Auden’s poem “Funeral Blues” was famously quoted in the movie Four Weddings and a Funeral, and that poem is likely a contributing inspiration for Joe Jackson’s song “A Place in the Rain.”

The stars are not wanted now; put out every one,
Pack up the moon and dismantle she sun,
Pour away the ocean and sweep up the wood;
For nothing now can ever come to any good

Here’s Joe Jackson’s take on the same structure:

Auden is also quoted in Tuesday’s With Morrie from his poem “September 1, 1939” (Many of Auden’s poems do not have names, only date of creation). Like the rest of the quotes I provide here, I don’t know if these are the verses quoted in the book/play/movie, but they are the lines that stick with me:

And no one exists alone;
Hunger allows no choice
To the citizen or the police;
We must love one another or die

May I, composed like them
Of Eros and dust,
Beleaguered by the same
Negation and despair
Show an affirming flame.

 My most recent reading of Auden has been “In Praise of Limestone,” which was discussed at length in Alexander McCall Smith’s appreciation of Auden, What W.H. Auden Can Do For You. “Limestone” speaks so strongly to me in large part because I am in love with the landscapes of the American West, in which limestone plays such a prominent role. The open spaces of Utah, Wyoming, Arizona; the badlands of the Dakotas, all show what limestone can tell us.  McCall reports that “Limestone” is Auden’s most republished poem, and I will continue that trend her with just a brief quote:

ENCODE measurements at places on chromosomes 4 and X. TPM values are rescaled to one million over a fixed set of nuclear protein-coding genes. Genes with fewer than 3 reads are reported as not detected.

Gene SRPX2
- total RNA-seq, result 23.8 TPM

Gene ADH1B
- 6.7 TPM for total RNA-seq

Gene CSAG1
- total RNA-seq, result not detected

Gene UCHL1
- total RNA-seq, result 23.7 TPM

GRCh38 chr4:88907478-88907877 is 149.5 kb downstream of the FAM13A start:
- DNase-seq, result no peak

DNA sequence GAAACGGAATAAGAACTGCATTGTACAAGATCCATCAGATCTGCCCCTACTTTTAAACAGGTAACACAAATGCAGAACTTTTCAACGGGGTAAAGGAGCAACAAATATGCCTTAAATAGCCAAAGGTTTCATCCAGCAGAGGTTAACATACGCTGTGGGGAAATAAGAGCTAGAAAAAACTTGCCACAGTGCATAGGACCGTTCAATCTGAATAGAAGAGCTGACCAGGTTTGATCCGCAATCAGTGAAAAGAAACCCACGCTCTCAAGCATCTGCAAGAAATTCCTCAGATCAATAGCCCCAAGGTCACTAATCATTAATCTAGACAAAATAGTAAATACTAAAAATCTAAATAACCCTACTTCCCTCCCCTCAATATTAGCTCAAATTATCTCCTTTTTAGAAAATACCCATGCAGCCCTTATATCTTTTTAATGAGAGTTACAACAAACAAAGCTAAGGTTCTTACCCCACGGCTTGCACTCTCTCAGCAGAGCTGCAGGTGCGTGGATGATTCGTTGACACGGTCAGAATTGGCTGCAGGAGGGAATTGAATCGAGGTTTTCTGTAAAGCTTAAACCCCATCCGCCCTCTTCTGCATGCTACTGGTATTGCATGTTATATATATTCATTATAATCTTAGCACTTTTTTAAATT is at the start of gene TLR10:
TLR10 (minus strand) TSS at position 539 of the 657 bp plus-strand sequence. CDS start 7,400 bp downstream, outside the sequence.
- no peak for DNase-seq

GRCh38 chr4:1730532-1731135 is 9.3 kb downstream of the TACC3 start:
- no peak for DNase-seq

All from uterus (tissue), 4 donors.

If it form the one landscape that we the inconstant ones
are consistently homesick for, this is chiefly
Because it dissolves in water. Mark these rounded slopes
With their surface fragrance of time and beneath
A secret system of caves and conduits; hear these springs
That spurt out everywhere with a chuckle
Each filling a private pool for its fish and carving
Its own little ravine whose cliffs entertain
The butterfly and the lizard; examine this region
Of short distances and definite places:

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Holiday Flashback – Sigourney Weaver & Buster Poindexter do “Baby, It’s Cold Outside”

NOTE: This time of year, one of the most consistently popular posts on this blog is the video of Sigourney Weaver & Buster Poindexter singing “Baby, It’s Cold Outside” from Saturday Night Live.  So for those of you who don’t know to be looking for it, here it is! Originally posted Dec. 13, 2011.

I’ve been looking for this for years!  A 1986 episode of Saturday Night Live featuring Sigourney Weaver singing “Baby, It’s Cold Outside” with Buster Poindexter, the former head of the SNL Band.  My favorite version of this Christmas classic.  This was also the episode that featured “Alienses” and Weaver’s 8 minute version of the opera “The Rise and Fall of the City of Mahgonny.”

Baby, It’s Cold Outside


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Godspeed John Glenn